If the revision date for the site data page is Dec.2009 or newer, and there is no Bing Maps link, then a bird's eye view for that place was not available then.

Need more help?  Want advice?  Pick a question . . .

Have a question that's not listed above? or just curious?  Read all the answers in order . . .

If you don't find what you need, use the email link at the bottom of this page to ask your question.


What's "Bing Maps" ?

Bing Maps is an online dynamic mapping service which is provided at no cost to the Guild by Microsoft, an independent company.  It offers several different services for location-based information for much of the world; we utilize just one of those services.

The availability of bird's-eye views varies throughout the world, and there does not seem to be any way to determine where it is available other than by examining each individual point of interest.  From time to time, Bing acquires improved overhead photography for various areas.  We do not attempt to monitor such improvements; but when we happen to find them in the course of maintaining a site data page, we will add an appropriate locator map link.

Why are these usage hints important?

The Bing Maps service is aimed at the general user, and the online help seems to expect that most aspects of its maps and controls are intuitive.  Since we have spent time figuring out how best to use Bing Maps, we supply some additional help for the most pertinent features.  (We will welcome suggestions for further improvements; please use the email link at the bottom of this page.)

This page which you are now reading explains what you might not find intuitive, and also explains how we use that service.  It emphasizes what controls are especially useful in this context.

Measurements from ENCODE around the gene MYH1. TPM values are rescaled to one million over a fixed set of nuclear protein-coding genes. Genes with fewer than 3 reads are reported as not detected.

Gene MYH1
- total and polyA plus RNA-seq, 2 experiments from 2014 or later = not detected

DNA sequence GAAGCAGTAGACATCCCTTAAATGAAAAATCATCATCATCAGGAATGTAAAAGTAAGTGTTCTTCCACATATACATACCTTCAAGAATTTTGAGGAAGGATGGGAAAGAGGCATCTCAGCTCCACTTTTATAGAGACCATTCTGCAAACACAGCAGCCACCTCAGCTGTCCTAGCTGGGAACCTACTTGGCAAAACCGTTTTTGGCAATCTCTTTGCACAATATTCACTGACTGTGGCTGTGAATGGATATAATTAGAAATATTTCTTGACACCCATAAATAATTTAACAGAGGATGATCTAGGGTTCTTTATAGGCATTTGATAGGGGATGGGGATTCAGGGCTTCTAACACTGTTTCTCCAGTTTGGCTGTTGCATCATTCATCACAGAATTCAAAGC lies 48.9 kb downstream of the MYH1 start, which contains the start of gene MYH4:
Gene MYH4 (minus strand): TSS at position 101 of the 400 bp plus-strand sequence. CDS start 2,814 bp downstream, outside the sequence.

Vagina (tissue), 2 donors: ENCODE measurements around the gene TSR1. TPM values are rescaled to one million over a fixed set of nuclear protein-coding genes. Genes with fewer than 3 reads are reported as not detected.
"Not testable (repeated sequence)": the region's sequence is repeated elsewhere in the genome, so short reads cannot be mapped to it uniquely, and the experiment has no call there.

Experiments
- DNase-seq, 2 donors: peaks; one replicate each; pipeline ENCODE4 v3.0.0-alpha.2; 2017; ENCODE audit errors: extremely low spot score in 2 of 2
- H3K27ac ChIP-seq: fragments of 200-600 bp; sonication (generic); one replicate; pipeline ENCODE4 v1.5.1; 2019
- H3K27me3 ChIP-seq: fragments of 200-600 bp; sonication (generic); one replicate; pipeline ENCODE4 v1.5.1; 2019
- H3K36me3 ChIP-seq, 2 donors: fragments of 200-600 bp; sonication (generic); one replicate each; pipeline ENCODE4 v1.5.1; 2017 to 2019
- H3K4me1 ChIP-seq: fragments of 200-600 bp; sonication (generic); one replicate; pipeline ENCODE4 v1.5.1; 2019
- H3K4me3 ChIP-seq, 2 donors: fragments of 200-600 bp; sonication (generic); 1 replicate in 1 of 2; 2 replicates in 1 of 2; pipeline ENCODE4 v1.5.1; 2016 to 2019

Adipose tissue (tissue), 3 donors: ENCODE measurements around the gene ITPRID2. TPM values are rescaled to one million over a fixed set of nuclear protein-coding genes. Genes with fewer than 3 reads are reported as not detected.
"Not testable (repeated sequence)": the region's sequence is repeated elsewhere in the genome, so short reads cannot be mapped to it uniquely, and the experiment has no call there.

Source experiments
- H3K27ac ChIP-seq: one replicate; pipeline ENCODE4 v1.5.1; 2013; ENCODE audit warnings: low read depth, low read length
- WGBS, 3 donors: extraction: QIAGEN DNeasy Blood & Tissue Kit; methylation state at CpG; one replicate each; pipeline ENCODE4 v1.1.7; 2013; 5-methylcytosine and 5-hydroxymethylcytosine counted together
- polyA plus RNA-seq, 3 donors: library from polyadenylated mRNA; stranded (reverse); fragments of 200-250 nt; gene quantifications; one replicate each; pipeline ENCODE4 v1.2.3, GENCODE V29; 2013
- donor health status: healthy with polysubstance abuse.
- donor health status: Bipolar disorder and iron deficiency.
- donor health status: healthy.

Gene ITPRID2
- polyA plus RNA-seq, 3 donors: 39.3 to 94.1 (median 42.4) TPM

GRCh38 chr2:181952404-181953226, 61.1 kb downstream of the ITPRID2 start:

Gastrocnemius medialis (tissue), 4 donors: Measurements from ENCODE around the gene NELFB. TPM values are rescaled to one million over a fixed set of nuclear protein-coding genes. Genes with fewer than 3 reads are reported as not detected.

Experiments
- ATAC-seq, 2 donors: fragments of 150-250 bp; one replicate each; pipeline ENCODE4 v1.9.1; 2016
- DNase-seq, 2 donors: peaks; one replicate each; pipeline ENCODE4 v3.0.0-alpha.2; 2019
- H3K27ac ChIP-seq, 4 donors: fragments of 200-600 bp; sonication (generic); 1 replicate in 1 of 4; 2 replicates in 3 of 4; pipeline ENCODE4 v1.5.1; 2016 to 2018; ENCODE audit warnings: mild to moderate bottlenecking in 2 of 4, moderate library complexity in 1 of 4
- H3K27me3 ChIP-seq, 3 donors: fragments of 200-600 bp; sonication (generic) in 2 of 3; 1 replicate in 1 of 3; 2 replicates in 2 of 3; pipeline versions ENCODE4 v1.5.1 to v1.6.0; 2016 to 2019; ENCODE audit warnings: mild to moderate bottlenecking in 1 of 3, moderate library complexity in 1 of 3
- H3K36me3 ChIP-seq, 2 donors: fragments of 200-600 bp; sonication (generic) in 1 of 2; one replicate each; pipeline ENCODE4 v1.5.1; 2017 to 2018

How can I get a different view of the site surroundings?

Bing Maps has only a few options to customize the map to explore a local area.

Why might I want a different view of the site and its surroundings?

When a bird's eye view of a place is available from Bing Maps, there may be up to three other views of the same place also available - one from each of the other three major points of the compass.  You can reach them by using the rotate control described in the preceding answer.

What other map controls are available?

There are other controls along the top border of the map (near the left end), but we don't use any of them.  Explore at your own risk!

I tinkered with the map controls too much, and now I'm lost.  How do I get back to the original version?

Try the "Back" or "Reload" features of your Web browser.  (This may be a menu selection or a toolbar button.) 

Why isn't the map embedded directly in the site data page?

Bing Maps does not appear to offer that option for its bird's eye views.

Is there an easy way to get driving directions to/from the site?

Bing Maps offers Get Directions in the left panel of the window.  We have not tested it, and have no idea how easy it might be to use nor how accurate it might be.


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This page was created 2010/01/04 and last revised 2010/04/30.